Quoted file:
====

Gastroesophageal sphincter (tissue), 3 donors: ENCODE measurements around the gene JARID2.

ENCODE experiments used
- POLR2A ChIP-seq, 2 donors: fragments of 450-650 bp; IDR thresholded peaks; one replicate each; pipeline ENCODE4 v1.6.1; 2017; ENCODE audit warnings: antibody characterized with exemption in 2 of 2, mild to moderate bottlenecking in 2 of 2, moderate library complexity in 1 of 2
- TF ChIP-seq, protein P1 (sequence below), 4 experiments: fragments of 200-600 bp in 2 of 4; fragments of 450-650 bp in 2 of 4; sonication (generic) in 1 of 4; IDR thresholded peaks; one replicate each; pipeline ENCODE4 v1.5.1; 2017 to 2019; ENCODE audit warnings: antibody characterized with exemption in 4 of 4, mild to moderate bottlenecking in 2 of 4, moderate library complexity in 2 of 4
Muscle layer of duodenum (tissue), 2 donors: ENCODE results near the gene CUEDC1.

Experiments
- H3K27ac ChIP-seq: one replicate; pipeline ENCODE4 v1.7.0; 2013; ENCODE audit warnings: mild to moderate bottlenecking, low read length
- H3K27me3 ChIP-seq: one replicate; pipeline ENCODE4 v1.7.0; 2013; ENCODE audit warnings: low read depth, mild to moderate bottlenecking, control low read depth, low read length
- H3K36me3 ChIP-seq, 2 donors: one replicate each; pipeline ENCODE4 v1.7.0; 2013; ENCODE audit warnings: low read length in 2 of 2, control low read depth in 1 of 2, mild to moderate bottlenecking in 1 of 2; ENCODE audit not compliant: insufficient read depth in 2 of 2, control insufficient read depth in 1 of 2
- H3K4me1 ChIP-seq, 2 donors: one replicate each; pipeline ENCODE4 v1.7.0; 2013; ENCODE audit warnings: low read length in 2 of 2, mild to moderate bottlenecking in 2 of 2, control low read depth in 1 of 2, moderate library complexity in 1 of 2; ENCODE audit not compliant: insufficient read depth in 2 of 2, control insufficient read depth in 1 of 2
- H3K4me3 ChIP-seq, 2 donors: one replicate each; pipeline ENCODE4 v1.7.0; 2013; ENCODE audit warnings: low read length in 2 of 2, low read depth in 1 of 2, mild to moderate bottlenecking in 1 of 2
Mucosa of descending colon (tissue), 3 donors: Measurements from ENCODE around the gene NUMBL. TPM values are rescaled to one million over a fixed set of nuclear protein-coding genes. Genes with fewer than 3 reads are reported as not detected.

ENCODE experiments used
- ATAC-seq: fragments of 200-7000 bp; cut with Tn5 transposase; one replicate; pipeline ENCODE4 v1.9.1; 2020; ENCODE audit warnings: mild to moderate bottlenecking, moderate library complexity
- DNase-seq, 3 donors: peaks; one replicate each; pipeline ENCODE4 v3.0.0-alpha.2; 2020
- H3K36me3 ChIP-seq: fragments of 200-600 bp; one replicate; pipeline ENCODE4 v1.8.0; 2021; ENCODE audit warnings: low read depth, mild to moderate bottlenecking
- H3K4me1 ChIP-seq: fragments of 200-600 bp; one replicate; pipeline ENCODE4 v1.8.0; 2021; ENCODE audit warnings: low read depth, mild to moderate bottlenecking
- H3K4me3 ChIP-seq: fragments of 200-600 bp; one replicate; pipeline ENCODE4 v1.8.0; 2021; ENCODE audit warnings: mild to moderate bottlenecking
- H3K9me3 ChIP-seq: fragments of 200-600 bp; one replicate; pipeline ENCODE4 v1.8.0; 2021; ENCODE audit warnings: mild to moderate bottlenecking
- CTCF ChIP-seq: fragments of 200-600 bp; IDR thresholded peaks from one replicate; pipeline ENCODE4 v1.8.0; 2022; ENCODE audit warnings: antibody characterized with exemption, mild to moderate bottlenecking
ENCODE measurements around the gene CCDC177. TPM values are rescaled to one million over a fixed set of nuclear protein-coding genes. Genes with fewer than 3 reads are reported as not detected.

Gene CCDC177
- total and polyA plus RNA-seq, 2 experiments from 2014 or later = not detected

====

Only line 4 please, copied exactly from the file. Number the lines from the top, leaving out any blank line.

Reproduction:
- TF ChIP-seq, protein P1 (sequence below), 4 experiments: fragments of 200-600 bp in 2 of 4; fragments of 450-650 bp in 2 of 4; sonication (generic) in 1 of 4; IDR thresholded peaks; one replicate each; pipeline ENCODE4 v1.5.1; 2017 to 2019; ENCODE audit warnings: antibody characterized with exemption in 4 of 4, mild to moderate bottlenecking in 2 of 4, moderate library complexity in 2 of 4